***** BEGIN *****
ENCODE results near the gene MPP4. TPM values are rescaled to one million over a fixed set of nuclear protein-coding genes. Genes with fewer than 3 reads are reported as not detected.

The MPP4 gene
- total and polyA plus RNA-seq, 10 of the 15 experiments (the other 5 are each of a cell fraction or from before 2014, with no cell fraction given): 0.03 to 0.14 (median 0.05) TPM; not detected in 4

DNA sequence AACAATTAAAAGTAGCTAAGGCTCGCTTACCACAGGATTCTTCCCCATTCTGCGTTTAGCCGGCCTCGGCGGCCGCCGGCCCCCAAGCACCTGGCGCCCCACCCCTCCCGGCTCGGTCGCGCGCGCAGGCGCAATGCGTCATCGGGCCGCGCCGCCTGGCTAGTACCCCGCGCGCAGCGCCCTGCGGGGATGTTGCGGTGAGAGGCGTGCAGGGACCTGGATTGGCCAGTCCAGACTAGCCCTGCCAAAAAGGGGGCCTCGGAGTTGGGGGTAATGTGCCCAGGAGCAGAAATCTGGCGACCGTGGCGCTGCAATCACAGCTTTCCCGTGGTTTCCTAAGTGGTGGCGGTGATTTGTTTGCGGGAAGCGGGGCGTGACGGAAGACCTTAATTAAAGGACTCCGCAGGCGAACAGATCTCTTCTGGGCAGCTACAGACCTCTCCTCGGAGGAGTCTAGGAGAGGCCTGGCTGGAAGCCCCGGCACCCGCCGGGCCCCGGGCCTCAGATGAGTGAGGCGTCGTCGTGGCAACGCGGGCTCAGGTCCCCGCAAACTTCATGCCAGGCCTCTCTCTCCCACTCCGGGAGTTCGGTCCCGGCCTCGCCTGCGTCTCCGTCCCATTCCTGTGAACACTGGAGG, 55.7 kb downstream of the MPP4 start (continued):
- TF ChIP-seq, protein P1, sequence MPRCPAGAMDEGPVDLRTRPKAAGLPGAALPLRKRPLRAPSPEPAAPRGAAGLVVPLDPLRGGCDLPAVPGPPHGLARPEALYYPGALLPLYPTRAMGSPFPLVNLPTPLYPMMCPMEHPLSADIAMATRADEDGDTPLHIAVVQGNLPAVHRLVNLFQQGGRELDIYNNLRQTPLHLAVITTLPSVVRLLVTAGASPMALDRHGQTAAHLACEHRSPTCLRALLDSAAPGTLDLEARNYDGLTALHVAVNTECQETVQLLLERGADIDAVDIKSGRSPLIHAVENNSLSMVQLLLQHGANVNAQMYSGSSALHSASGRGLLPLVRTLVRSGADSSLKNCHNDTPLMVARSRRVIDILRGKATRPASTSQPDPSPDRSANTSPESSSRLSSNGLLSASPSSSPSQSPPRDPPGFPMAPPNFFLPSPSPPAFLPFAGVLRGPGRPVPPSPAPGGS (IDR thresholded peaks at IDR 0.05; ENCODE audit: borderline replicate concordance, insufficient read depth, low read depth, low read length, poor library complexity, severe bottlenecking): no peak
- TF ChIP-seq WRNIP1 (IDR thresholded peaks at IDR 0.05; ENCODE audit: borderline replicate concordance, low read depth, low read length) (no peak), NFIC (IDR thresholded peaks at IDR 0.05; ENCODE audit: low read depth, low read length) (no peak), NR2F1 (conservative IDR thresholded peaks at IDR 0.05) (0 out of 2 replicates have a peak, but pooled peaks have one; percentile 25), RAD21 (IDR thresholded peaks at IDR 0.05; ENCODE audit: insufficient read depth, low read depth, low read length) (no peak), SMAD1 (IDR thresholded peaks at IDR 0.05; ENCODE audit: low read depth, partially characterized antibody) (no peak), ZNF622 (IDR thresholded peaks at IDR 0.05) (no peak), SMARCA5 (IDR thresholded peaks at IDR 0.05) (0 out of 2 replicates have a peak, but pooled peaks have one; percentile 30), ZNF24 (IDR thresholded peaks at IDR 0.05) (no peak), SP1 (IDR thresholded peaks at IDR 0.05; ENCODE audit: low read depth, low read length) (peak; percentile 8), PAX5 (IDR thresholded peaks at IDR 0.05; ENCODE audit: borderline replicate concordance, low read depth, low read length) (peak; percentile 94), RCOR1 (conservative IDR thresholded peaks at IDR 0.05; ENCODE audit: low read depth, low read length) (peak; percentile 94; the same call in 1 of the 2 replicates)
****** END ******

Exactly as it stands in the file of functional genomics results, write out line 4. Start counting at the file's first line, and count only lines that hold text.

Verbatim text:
DNA sequence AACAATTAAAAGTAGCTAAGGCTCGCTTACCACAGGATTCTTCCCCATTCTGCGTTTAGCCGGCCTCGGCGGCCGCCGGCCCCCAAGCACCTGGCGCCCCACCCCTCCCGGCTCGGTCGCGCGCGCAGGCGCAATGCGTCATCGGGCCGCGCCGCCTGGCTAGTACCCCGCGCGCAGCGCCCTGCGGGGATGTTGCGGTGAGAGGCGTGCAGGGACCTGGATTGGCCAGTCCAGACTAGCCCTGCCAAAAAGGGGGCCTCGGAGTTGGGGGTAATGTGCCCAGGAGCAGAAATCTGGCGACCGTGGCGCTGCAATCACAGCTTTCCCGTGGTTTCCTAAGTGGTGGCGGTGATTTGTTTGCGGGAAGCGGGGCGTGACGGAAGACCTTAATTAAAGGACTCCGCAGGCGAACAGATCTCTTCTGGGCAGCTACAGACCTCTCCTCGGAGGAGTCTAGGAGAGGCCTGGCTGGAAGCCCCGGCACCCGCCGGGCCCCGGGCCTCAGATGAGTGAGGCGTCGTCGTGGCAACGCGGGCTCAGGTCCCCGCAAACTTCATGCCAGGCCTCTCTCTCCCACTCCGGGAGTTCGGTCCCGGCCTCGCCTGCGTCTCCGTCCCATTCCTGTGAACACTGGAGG, 55.7 kb downstream of the MPP4 start (continued):